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Innovation for Changing Local and Global Realities at WPC 2012
By: Jeb Gleason-Allured
Posted: August 31, 2012
Les Smith, Coty, discusses fragrance innovation and consumer impact at WPC 2012
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Core fragrance supplier contracts have become increasingly elaborate and are now formally legally binding, a drastic evolution from mere letters of understanding, said Smith. “This leads to very intimate relationships … with smaller and smaller groups of fragrance companies. Multinationals are down to two or four or five suppliers. This gives you a tremendous opportunity to work with the creative forces of the fragrance companies and dig into their treasure troves of their technologies and to push toward a mutually beneficial transparency. Transparency is something our suppliers understand that we need.”
These partnerships will become increasingly close, he continued, with suppliers and CPGs collaborating on exclusive technologies and techniques. This cooperation will focus on needs such as longer-lasting fragrances created with greater understanding of polymer and delivery systems and deeper knowledge of the interaction of fragrances with surfaces; innovation in molecules to overcome economic and regulatory issues using synthetic organic chemistry; and improving the understanding of the psychology of fragrance, including receptors, molecules and mixtures. Innovation is not just technology. “We’re also looking at operational innovation … manufacturing locally, helping with speed to market,” he added. Suppliers will see benefits in helping CPG customers grow by sharing in their success, said Bartoletti. However, she said, supplier-customer transparency will have to be more clearly defined within these partnerships.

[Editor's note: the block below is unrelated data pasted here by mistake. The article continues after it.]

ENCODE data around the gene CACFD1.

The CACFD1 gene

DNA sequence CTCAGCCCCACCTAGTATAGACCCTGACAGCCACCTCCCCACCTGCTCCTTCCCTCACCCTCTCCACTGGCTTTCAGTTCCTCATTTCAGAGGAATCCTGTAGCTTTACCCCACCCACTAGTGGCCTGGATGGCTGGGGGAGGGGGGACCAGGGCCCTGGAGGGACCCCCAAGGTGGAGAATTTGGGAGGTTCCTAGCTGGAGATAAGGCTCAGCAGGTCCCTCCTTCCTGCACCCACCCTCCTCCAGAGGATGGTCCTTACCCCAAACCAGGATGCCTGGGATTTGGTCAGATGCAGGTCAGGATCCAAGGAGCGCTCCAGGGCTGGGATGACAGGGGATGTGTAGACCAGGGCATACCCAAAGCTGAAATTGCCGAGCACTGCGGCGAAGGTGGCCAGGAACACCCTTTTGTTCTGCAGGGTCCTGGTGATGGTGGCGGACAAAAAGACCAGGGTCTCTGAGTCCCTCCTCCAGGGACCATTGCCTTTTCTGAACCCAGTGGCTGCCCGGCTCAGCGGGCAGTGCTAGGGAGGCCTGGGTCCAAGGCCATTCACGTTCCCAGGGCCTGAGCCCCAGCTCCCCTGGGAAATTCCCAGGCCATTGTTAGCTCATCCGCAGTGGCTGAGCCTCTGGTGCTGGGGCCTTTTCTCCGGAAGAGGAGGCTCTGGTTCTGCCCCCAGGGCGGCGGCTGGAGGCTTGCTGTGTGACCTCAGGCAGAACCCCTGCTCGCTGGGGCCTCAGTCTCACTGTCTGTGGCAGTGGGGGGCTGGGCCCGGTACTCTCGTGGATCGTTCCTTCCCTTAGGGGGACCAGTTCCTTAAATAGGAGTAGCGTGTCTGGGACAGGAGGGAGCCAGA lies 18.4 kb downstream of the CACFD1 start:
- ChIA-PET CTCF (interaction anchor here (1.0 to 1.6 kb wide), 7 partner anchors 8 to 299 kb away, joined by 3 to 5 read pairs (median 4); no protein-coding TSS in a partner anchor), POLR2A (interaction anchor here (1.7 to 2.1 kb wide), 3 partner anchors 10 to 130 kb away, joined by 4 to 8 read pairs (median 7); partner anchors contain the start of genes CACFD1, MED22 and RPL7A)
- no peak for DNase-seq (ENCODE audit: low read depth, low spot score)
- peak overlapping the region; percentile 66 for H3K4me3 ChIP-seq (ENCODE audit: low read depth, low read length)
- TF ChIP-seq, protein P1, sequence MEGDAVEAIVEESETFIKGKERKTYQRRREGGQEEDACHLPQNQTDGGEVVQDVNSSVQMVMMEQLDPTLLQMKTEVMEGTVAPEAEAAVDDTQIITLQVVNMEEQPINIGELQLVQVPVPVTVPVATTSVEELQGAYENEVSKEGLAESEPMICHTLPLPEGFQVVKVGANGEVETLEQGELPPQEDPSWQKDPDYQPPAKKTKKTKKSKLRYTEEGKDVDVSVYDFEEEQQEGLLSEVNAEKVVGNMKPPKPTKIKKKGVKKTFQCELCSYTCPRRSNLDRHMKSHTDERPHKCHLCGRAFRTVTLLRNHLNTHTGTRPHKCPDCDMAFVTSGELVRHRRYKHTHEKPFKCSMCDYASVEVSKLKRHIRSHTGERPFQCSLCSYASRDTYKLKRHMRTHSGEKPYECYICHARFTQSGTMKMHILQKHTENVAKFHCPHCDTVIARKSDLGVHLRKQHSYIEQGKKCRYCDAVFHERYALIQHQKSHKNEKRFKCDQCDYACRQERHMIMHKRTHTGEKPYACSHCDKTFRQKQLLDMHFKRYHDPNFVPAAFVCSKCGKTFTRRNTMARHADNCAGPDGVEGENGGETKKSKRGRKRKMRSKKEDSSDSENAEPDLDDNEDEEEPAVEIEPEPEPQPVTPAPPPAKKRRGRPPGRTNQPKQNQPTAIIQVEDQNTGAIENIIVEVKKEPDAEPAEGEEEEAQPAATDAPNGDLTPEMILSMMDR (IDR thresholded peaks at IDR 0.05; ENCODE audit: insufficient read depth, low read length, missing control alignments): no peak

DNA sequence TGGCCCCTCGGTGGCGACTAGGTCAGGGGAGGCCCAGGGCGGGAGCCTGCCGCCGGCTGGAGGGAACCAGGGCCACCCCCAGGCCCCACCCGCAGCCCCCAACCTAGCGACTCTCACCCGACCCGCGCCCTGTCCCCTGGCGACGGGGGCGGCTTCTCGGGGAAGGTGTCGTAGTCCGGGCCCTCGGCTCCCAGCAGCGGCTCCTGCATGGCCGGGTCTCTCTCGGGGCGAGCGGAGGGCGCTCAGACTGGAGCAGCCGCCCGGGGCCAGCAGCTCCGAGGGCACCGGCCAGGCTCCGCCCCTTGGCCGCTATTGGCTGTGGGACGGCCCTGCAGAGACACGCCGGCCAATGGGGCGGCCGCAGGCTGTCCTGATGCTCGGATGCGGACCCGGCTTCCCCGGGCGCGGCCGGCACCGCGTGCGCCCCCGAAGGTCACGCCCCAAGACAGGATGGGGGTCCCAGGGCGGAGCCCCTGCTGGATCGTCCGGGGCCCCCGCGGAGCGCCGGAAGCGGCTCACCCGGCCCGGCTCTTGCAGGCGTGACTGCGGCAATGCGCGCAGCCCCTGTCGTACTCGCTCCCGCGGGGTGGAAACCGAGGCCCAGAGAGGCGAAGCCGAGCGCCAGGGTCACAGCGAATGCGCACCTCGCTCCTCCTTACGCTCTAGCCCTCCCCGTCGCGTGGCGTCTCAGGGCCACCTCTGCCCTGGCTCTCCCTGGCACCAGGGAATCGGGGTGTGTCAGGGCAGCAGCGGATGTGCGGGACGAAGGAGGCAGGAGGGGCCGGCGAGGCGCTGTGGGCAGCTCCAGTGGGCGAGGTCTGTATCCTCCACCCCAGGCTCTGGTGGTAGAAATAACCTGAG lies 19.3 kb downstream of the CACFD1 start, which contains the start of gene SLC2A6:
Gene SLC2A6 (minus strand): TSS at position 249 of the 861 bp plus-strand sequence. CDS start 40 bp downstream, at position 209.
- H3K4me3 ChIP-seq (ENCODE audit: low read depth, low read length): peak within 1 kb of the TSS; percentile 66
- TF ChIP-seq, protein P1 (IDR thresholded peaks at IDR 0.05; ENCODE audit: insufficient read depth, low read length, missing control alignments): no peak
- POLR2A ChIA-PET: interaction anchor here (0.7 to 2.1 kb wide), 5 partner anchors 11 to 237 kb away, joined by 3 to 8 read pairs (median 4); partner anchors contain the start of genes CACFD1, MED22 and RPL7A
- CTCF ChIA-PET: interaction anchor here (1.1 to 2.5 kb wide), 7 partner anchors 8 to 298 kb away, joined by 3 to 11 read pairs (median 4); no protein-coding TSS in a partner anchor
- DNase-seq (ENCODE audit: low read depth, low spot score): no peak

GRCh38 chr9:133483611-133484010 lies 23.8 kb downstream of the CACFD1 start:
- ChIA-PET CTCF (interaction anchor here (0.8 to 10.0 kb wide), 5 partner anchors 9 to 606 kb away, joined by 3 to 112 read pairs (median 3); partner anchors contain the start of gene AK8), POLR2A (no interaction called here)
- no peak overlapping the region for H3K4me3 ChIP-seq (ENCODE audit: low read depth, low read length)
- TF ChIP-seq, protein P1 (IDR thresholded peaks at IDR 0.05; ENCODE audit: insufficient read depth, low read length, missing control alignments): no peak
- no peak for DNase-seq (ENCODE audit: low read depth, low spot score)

The Next 10 to 20 Years
Penetration of fragrance usage is relatively low around the globe, said Bhasin, noting that three-quarters of the world’s consumers don’t know the benefits of fragrance in a beauty routine. If this becomes ingrained in these populations, growth will come. There is huge potential to increase consumption in the core, he said. Accomplishing this may require creating a new business model or working with small disruptive companies.
Meanwhile, said Bhasin, sustainability has to be taken seriously by suppliers and CPGs. Sustainability, to be successful, must make a difference in the lives of consumers. “Sustainability isn’t quite there yet,” said Smith. “It’s not an added benefit for the consumer. It doesn’t sell products, yet.” However, he noted that it will drive the marketplace of the future. Bartoletti added that sustainability will be part of the brand trust equation of the future.
On the innovation front, Smith noted that the industry needs to better understand the mechanisms and affects of fragrances to better understand what makes one scent more successful than another. “We need to understand the psychology of ingredients,” he said. “We need to be able to predict exactly the psychology of complex mixtures. Ultimately we need to understand the psychology of product selection and purchase.”
Bartoletti agreed and added that the fragrance industry will need to liberate creativity through continuous reinvention. “We may sometimes have to exit from the comfort zone,” she warned, adding that the industry will be well-served by reassessing how it identifies and builds talent.